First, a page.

Much of the literature is focused on the education and roles of public health professionals, but I believe health sciences and public librarians can play a part in the education of the public and health sciences students by integrating and exploring partnerships and through information and health literacy training. All efforts should work toward the ultimate goal of an engaged, healthy, and knowledgeable patient population. Librarians can demonstrate and provide training on using resources for comparative effectiveness or “how to read a study” and critical appraisal. I think consumers can be trained to critically evaluate items they hear in the news or when they are researching treatment options. Classes are available from the National Network of Libraries of Medicine, Southeastern Atlantic Region (http://nnlm.gov/sea/training), both in-person and online for anyone wanting to know more about reliable health information resources.

I recently read an article about a new analysis of data from the National Health and Nutrition Examination Survey (NHANES), published in the American Journal of Medicine. This article reveals that in the past 20 years, there is a sharp decrease in physical exercise and an increase in average body mass index (BMI), while caloric intake remains steady. Investigators theorized that a nationwide drop in leisure-time physical activity may be responsible for the upward trend in obesity rates. This comes on the heels of many recent media reports that caution people about the dangers of sitting too much (http://www.ncbi.nlm.nih.gov/pmc/articles/PMC3404815/). One takeaway of the research article is that increased caloric intake is often blamed for rising rates of obesity. There are no direct associations found in this study, but rather a trend over time that lack of physical activity correlates with high BMI numbers in America. (http://www.amjmed.com/article/S0002-9343(14)00191-0/abstract)

As we increasingly hear and read these studies, more evidence and important information relevant to our overall individual health will result. This makes me ponder, how can we as librarians and information professionals be involved? What should our roles be within our institutions and what are the implications for outreach? The results of these studies are interesting. To me, they suggest that “we” should focus on movement and exercise more and emphasize the benefits of physical activity. The NN/LM SE/A has received some fantastic funding proposals in the last couple of years that incorporate movement and fitness into their programming and training. (http://nnlm.gov/sea/funding/projects.html) I think this is a step towards improving the health of our communities and institutions.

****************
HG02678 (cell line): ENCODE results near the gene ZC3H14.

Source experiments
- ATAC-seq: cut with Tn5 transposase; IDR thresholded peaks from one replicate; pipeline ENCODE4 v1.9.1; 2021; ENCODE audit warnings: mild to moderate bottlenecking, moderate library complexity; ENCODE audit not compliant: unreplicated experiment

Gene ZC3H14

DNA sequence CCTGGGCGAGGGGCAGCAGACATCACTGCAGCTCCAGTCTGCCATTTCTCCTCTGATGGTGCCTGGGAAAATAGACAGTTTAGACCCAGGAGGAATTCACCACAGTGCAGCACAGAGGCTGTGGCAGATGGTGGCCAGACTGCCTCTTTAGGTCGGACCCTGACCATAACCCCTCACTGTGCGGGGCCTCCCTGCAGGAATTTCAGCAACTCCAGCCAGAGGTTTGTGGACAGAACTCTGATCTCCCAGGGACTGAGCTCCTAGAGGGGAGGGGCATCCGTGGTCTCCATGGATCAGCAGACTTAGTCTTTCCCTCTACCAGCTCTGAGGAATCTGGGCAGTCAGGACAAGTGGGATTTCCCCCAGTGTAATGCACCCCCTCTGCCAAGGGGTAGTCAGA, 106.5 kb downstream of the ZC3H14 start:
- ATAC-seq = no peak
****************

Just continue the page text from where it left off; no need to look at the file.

Free Outreach Resource: Shaping Outcomes Course

Written by Nikki Dettmar, Evaluation Librarian, National Network of Libraries of Medicine, Outreach Evaluation Resource Center (NN/LM OERC)

Contact Nikki at: snydern@u.washington.edu

Shaping Outcomes

Do you want to learn more about outcomes-based planning and evaluation (OBPE) for your outreach project but there’s no money in the training budget to do so?

Shaping Outcomes: Making a Difference in Libraries and Museums (shapingoutcomes.org) is available as a free online course that learners can start anytime and work on at their own self-navigated pace. While there are library and museum-specific examples provided in the course the concepts of learning more about target audience needs, how to clarify desired results, developing logic models and evaluating outcomes are applicable for most other organizations’ outreach projects as well.

Modules of the class are broken into five sections (Overview, Plan, Build, Evaluate, Report) with a helpful Glossary to learn OBPE terminology and a Logic Model template. Shaping Outcomes was developed by the Institute of Museum and Library Services (IMLS) and Indiana University/Purdue University Indianapolis (IUPUI) and previously was available as an instructor-led class.

More information specific to developing logic models in health information outreach programs is available from Booklet Two: Planning Outcomes-Based Outreach Projects, part of our resources on our Outreach Evaluation Resource Center (OERC) Evaluation Guides page at http://nnlm.gov/evaluation/guides.html.

Last updated on Friday, 22 November, 2013

Funded by the National Library of Medicine under contract HHS-N-276-2011-00004-C with the Health Sciences and Human Services Library of the University of Maryland